What causes jaundice in newborns?
Jaundice is a common condition among newborns that causes yellowing of the skin and eyes. Nearly 60% of full-term infants develop jaundice which occurs when bilirubin, a byproduct of red blood cells, builds up in a newborn’s bloodstream faster than the liver can break it down and pass it through bowel movements. Before birth, the mother’s liver processes the bilirubin for her baby but after birth, it takes a few days for a baby’s liver to process the bilirubin on its own.
With frequent breastfeeding, an infant’s body can usually rid itself of the excess bilirubin but in some cases, additional treatments may be needed to keep the condition from progressing.
Does breastfeeding affect jaundice?
According to the American Academy of Pediatrics (AAP), jaundice is more common in breastfed versus formula-fed babies, however, this occurs most often in newborns who are not getting enough breast milk because their mother’s milk supply comes in late or there are breastfeeding obstacles such as the baby not properly latching.
To help you produce more breast milk and keep your baby’s bilirubin level down after birth, both the AAP and Academy of Breastfeeding Medicine (ABM) recommend breastfeeding your newborn at least 8 to 12 times a day.
The treatment for jaundice in breastfeeding babies varies with the cause and severity of the condition. Typically, it involves some combination of phototherapy (light therapy) and infant feeding management (breastfeeding support or, less commonly, supplementation.) Phototherapy is often given in the hospital setting, but for low-risk infants whose bilirubin levels are monitored, it can be done at home.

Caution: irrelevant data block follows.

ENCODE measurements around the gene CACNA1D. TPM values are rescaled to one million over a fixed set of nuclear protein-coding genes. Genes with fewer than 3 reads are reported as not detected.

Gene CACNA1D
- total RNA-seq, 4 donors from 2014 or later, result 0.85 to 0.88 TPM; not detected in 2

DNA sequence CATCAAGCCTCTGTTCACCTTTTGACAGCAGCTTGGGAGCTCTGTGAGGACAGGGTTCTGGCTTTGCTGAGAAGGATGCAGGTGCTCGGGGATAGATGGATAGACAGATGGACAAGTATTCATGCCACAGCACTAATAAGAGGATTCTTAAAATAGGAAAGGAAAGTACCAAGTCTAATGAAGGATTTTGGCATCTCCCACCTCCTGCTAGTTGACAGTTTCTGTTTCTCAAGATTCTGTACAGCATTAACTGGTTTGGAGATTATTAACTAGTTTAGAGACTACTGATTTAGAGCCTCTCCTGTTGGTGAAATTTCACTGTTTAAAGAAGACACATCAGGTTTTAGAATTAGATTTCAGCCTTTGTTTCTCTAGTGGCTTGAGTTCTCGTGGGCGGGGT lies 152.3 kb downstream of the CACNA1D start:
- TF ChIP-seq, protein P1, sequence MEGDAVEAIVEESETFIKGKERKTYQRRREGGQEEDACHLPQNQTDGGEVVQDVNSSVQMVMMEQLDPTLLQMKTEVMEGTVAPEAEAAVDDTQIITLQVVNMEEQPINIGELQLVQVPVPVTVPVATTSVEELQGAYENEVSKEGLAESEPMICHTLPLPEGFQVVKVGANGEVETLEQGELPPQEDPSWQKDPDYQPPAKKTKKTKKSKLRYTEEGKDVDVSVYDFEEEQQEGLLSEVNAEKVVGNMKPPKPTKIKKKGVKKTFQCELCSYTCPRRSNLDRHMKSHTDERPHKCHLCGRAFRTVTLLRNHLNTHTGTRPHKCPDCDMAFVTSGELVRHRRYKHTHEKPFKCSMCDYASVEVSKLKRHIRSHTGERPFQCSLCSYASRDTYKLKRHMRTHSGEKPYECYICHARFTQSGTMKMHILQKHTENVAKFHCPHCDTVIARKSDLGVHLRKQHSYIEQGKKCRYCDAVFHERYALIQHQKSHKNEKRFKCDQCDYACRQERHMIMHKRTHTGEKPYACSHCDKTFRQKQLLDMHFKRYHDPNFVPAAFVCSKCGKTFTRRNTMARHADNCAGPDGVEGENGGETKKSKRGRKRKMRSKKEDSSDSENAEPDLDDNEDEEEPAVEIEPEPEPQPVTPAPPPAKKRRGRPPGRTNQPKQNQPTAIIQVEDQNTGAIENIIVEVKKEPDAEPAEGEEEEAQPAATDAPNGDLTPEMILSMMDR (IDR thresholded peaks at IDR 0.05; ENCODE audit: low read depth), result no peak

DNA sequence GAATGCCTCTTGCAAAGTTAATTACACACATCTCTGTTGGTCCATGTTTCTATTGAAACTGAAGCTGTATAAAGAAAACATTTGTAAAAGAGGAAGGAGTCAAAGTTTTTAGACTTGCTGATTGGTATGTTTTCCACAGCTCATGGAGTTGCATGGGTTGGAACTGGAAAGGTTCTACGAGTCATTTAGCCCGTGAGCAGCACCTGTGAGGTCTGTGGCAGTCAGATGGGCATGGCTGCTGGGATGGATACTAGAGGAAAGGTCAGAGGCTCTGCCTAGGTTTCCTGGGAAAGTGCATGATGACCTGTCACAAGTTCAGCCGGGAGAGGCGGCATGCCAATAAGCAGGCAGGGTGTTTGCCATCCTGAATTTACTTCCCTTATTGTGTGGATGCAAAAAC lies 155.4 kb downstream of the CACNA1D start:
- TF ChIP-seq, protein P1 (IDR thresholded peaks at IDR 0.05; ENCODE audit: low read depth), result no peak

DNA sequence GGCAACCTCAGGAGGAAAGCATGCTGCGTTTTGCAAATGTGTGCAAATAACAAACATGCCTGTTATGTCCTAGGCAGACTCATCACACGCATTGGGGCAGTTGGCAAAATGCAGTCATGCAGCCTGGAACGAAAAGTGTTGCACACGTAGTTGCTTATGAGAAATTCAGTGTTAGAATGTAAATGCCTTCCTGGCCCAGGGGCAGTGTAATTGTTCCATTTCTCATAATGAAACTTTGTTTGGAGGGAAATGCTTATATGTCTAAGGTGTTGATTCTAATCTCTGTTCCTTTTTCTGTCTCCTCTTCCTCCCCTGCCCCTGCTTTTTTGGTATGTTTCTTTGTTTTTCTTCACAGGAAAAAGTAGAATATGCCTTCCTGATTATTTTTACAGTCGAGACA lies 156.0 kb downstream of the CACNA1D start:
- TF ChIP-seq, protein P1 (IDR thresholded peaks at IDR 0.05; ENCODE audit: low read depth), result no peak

With appropriate treatment, jaundice usually resolves within 7–10 days, but it can persist for weeks. If the cause is not easily identified, a thorough medical evaluation may be necessary. Taking your baby for routine medical check-ups during the early days and weeks will ensure that jaundice or other common conditions are quickly identified and appropriately treated. Jaundice which appears after your baby leaves the hospital, or in between check-ups, should be reported to your baby’s doctor right away.
The ABM recommends these steps to prevent excessive weight loss, ensure adequate weight gain, and minimize the risk for jaundice:
- Initiate breastfeeding as soon as possible after birth, ideally within the first hour—even for mothers who deliver by cesarean section.
- Breastfeed exclusively. Make sure your baby gets enough to eat by breastfeeding at least 8–12 times every 24 hours. Although babies may only receive about 1 teasponfull per feeding during the first 24 hours, these feedings also act as natural signals or triggers in the mother's body to make more milk.
- Avoid supplements unless medically indicated. If supplements are needed, a mother’s expressed milk is the first choice, followed by donor milk, then infant formula. Water and glucose water should not be given.
- Optimize breastfeeding support by paying attention to position and latch from the very start.
- Encourage skin-to-skin contact (when a mother is awake and alert), which helps with milk supply and makes the mother’s milk easily available to the infant.
- Know early feeding cues. Providers should counsel new parents about early feeding cues, and signs of concern, such as a very sleepy baby, or one who doesn’t show signs of hunger. providers should counsel new parents. Infants should be fed at the initial signs of hunger, rather than when they reach the point of crying, a late hunger sign.
- Identify those at-risk for jaundice such as late preterm babies, those whose siblings had jaundice, those whose mothers have certain medical conditions (such as diabetes, Rh sensitization); and ensure follow-up care. Infants who are discharged from the hospital within 72 hours of birth should be seen by a health care provider within 2 days of being at home.